Dr Yii questions cost-effectiveness of Sarawak’s hydrogen venture

Dr Kelvin Yii

KUCHING, Oct 22: The question on whether the hydrogen economy Sarawak is venturing into is cost-effective remains debatable.

This is the view of Bandar Kuching MP Dr Kelvin Yii as he opined that the majority of Sarawakians would not be able to even afford refilling their vehicles with hydrogen.

To support his claim, he revealed some cost calculations for the processing of hydrogen from water, compression of hydrogen for storage, transportation and finally distribution of hydrogen to the multi-fuel refuelling stations.

From there, he cited an example of the hydrogen fuel-cell Hyundai Nexo with a 6.3kg capacity to cost more than RM160 for a single refill of hydrogen.

“And yet this price does not include the profit margin, capital, operational and maintenance cost which will definitely increase the price up to RM200 per refill.

“Not only is the cost of hydrogen car beyond the reach of most ordinary Sarawakians, but majority will not be able to afford the cost of pumping hydrogen into their vehicles,” he explained, adding that the Hyundai Nexo alone costs approximately RM300,000.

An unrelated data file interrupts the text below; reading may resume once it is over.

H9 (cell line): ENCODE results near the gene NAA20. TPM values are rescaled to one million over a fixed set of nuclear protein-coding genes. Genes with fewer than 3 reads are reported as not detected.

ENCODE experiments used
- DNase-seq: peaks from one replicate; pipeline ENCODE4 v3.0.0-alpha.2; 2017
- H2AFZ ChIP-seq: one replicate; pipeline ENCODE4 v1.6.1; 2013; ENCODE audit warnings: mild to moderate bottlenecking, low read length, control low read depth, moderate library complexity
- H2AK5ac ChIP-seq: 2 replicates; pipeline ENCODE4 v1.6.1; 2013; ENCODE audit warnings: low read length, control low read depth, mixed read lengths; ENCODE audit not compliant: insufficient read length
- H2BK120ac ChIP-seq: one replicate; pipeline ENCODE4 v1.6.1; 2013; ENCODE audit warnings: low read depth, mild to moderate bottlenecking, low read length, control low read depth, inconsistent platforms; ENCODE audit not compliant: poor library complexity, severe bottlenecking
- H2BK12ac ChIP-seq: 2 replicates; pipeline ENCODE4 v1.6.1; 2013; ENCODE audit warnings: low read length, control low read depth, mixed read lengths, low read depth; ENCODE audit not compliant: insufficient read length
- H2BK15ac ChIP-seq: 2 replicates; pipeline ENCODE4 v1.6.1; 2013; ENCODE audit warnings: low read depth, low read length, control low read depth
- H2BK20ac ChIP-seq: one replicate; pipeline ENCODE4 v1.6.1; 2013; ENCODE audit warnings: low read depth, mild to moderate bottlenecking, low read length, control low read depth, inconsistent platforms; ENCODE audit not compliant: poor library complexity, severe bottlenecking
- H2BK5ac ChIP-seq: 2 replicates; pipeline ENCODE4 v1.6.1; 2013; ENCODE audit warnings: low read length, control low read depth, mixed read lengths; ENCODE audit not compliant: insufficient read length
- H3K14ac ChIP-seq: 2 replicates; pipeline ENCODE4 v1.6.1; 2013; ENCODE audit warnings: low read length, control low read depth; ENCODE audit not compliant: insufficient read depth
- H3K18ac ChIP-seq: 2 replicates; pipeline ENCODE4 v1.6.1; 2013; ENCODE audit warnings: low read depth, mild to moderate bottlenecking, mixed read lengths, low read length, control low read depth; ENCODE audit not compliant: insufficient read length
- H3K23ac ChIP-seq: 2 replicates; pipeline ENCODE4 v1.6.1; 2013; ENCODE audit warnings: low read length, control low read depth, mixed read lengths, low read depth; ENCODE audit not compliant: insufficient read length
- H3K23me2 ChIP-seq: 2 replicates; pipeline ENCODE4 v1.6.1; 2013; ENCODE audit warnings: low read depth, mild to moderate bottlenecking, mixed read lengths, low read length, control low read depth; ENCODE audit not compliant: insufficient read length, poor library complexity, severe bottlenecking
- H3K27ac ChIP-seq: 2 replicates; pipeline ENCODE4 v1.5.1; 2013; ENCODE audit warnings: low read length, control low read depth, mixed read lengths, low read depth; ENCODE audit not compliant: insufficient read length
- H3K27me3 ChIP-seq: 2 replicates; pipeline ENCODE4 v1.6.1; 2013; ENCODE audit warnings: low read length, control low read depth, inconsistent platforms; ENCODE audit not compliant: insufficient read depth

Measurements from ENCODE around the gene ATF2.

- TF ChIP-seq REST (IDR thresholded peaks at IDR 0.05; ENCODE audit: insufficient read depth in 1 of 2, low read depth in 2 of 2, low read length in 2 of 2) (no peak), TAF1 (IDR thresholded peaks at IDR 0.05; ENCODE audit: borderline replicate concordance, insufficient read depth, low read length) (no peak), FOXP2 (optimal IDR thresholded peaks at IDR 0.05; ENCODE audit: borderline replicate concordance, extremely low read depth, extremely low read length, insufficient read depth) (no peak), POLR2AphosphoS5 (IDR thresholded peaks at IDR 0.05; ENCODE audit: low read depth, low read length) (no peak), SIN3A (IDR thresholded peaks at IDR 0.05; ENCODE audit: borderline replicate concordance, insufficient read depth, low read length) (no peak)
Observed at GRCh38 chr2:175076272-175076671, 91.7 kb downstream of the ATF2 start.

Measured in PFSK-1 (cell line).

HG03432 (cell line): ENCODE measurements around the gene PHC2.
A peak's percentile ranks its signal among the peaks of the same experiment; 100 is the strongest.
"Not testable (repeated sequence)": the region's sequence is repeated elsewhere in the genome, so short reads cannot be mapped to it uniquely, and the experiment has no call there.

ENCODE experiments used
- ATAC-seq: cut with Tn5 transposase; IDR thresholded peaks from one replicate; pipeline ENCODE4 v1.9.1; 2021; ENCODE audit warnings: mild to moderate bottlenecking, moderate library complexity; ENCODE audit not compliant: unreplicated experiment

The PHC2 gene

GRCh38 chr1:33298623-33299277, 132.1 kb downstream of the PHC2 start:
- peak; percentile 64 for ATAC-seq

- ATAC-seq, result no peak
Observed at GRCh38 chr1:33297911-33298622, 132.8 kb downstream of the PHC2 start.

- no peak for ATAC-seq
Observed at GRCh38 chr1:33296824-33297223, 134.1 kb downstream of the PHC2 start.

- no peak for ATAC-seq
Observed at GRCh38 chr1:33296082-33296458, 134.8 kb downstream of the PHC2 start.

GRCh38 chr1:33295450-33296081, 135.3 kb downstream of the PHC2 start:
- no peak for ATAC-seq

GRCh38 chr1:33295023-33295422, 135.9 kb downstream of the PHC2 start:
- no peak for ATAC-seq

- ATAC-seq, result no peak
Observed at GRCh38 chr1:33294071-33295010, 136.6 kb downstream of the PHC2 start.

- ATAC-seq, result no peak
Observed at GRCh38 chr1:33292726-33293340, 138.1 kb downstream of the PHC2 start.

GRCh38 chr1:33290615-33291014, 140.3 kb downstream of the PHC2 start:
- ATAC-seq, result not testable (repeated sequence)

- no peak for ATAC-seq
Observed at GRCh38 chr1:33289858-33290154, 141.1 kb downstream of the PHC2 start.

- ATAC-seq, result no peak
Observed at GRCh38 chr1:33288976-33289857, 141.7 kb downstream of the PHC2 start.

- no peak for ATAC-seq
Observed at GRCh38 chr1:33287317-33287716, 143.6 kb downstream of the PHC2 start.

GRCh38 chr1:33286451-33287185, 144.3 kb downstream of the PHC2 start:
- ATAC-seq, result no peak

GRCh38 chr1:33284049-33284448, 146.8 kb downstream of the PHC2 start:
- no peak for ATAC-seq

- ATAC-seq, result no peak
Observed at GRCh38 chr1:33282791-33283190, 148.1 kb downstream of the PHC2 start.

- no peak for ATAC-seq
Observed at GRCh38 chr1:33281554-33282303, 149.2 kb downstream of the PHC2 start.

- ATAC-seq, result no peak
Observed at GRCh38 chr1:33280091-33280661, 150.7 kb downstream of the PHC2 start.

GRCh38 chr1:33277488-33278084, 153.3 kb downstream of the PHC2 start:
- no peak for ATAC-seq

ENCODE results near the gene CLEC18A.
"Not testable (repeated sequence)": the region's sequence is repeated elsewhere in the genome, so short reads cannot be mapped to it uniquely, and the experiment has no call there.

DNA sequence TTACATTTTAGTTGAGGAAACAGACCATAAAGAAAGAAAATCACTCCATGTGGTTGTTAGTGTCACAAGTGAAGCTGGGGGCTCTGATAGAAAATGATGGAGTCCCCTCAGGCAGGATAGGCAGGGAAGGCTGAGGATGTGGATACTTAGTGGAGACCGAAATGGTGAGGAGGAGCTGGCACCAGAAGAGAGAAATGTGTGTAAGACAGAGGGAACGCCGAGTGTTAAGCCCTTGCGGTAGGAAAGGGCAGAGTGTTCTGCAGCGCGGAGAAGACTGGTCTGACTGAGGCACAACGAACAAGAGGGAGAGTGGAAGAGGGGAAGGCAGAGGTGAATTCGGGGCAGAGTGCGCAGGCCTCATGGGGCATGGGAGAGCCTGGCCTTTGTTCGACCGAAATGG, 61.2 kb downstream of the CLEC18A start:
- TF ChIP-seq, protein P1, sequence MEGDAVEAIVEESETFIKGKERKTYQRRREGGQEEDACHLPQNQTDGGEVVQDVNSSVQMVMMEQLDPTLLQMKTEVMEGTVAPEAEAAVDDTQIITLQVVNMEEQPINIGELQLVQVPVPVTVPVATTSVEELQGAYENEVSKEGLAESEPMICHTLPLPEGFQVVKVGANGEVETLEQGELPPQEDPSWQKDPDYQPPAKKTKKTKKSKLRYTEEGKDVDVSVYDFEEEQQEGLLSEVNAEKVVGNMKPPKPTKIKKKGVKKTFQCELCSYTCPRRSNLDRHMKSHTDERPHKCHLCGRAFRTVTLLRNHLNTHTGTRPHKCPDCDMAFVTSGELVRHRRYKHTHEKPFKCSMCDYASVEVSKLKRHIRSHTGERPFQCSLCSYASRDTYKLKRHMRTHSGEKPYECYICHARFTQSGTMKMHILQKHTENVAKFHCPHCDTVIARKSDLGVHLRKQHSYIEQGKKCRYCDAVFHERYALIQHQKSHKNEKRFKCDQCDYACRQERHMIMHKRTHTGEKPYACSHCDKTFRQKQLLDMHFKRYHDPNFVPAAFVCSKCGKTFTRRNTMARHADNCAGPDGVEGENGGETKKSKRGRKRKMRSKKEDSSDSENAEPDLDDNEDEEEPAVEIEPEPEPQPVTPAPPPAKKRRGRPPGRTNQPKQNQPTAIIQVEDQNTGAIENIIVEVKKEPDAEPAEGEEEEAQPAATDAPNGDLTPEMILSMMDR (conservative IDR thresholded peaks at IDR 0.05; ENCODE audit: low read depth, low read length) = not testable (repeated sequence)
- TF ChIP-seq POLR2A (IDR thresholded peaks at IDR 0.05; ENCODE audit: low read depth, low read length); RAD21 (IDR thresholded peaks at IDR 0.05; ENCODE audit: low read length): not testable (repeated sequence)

In stating this, Dr Yii urged Chief Minister Datuk Patinggi Abang Johari Tun Openg to reconsider the state’s direction into the hydrogen economy and reveal to the people the economic feasibility study and cost-effectiveness analysis of such plans.

“In order to convince Sarawakians that this is a worth-while direction, the state should head it.

“It is only right that they (state government) reveal all the necessary information to the public so that there is proper scrutiny to avoid unnecessary spending of funds meant for the people on mega projects that will just turn out to be a huge financial burden to the state in the long run,” he added in a statement today.

With that, he suggested the Sarawak government to consider battery technology and electric vehicles (EVs) instead, seeing that the state already has abundant renewable resources to support the alternative and thus would be cheaper.

“Just because we (Sarawak) have the money or a big reserve, we do not want our money to be spent simply on projects that are not cost-effective for the people and probably meant only to enrich certain groups of people (with) big contracts,” he added. — DayakDaily